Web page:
Be proactive and interact with customer reviews to show you’re listening and you care. A recent Yelp study found that 88 percent of customers are more likely to look past a negative review if the business has adequately responded to it.
How to ask for feedback from customers
Here are eight effective ways to get feedback from clients.
1. Experiment with different types of customer feedback
Not all customers respond to feedback requests in the same way, and they may have different preferences. Diversify your approach to encourage responses.
There are three types of feedback customers can provide:
- Given feedback: When customers reach out without being asked to do so, they’re providing given feedback. Support tickets are the primary example of given feedback. Use a robust cloud ticketing system to analyze ticketing data so you can identify your customers’ most common questions and concerns.
- Requested feedback: Gather your customers’ thoughts and opinions by asking them directly. Once you create that open dialogue with them, be ready to take action. If they’re taking the time to help your company improve, you need to show them you’re listening.
- Observed feedback: Watch how your customers use your product or service and what types of documentation they read. For instance, you might examine the most popular pages and search queries in your knowledge base to gauge what interests your audience.
No matter what method you use, you’re going to gain actionable data that will help you further refine your CX.
2. Make it easy to leave feedback
Customer feedback doesn’t need to be detailed and long. There’s still plenty that can be learned through basic responses—including emoji answers.
Discover whether a customer found one of your knowledge base articles helpful by simply asking them to click on a thumbs-up or thumbs-down icon. Or, after a customer finishes a conversation with one of your chatbots, use a popup survey that asks them to rate their experience with a smiling, neutral, or frowning face. You can also use a one- to five-star rating scale to get a general idea of what customers think of your product, service, or support experience.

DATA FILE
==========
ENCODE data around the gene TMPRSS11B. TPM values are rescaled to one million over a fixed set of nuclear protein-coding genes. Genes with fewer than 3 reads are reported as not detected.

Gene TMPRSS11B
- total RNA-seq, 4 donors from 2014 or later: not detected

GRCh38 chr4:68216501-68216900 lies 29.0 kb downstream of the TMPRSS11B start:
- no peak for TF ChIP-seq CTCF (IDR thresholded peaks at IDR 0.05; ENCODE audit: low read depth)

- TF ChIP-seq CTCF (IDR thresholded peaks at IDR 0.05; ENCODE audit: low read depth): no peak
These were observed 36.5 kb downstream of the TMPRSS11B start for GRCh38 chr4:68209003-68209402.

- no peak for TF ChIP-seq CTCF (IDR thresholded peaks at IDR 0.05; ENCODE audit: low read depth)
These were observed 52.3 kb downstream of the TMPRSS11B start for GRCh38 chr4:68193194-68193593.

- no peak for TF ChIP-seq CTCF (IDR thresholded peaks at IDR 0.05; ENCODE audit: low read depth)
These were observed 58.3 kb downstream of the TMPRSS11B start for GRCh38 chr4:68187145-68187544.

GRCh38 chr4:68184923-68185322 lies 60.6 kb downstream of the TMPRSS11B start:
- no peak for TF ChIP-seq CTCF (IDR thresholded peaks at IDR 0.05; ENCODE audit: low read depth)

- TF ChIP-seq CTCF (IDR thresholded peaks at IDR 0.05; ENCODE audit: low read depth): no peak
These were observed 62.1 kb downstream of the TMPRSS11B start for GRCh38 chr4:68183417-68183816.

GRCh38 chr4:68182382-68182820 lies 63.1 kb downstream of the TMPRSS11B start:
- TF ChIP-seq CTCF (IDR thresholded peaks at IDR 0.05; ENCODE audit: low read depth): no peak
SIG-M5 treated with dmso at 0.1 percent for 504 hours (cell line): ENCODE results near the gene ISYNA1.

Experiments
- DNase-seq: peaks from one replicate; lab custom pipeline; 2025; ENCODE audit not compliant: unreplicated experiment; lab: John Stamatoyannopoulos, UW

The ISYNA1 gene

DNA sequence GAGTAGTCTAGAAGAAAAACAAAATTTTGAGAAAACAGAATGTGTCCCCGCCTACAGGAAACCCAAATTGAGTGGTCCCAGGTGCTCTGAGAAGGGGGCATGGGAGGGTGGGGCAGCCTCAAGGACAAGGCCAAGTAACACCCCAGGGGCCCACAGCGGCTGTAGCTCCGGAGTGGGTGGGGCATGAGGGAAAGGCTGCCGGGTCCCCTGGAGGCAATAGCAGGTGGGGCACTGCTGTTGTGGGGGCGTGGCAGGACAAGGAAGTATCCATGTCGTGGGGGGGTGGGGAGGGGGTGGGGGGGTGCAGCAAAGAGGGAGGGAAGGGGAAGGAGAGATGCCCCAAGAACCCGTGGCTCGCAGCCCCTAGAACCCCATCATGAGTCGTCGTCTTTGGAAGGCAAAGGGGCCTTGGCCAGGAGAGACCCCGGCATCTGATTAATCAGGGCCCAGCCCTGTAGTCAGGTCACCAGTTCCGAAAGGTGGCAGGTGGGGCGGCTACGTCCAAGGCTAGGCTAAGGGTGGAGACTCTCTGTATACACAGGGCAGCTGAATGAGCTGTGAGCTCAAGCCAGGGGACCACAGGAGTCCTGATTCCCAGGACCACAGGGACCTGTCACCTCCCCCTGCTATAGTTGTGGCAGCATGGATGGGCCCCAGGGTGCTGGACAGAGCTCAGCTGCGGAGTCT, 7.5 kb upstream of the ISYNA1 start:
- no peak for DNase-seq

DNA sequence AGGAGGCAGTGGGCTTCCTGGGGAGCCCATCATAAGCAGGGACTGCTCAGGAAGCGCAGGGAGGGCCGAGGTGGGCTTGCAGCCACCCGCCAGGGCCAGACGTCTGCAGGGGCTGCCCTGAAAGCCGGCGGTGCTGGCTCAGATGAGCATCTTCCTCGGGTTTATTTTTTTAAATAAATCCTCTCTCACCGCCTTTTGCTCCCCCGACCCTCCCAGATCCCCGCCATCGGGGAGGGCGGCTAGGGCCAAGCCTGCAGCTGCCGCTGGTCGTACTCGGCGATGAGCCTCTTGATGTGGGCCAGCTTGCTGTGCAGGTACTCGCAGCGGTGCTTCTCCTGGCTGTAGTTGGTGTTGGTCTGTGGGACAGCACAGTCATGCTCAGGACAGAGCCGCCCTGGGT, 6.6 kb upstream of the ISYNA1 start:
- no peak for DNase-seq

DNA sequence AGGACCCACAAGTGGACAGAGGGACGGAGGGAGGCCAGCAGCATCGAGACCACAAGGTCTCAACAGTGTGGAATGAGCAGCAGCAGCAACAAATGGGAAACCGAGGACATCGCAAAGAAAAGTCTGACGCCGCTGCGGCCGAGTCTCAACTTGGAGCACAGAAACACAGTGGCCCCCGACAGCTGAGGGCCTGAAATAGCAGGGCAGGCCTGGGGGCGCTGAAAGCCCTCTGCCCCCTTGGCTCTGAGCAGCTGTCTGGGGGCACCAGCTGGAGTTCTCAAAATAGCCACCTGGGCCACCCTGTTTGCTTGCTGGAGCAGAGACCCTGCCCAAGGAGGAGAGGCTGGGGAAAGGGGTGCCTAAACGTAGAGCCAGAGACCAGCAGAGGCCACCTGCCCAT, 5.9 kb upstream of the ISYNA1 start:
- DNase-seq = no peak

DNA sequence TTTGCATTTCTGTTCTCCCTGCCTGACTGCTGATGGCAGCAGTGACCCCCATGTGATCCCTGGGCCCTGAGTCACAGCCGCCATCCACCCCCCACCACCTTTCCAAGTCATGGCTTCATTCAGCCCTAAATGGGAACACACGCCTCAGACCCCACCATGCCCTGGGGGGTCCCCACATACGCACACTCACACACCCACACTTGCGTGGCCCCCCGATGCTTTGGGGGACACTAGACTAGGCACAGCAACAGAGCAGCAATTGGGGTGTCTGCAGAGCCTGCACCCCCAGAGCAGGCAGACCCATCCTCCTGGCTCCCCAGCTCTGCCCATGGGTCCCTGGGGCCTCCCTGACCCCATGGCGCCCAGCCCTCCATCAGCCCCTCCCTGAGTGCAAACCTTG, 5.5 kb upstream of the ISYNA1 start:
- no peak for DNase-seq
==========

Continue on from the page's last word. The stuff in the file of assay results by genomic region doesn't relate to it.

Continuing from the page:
Quick, straightforward methods encourage actionable feedback while requiring very little effort on the part of the customer.
3. Request feedback through live chats or calls
Your chances of getting feedback are significantly better when you’re already talking to a customer directly. That’s why live chats and phone calls are perfect opportunities for real-time engagement.
Instead of sending the customer an email after the session is over, ask for input as soon as the conversation ends. The customer is already on the line or in the chat, so they’re likely to stick around for a brief survey.
4. Send NPS surveys
Net Promoter Score® (NPS) surveys help businesses gauge customer loyalty and satisfaction by asking buyers how likely they are to recommend the company to others. With NPS survey responses, you can bucket your customers into three categories:
- Detractors: Unhappy customers who are at risk of churning.
- Passives: Customers who like your company but don’t necessarily love it.
- Promoters: Customers who love your company and would recommend it to their friends and family.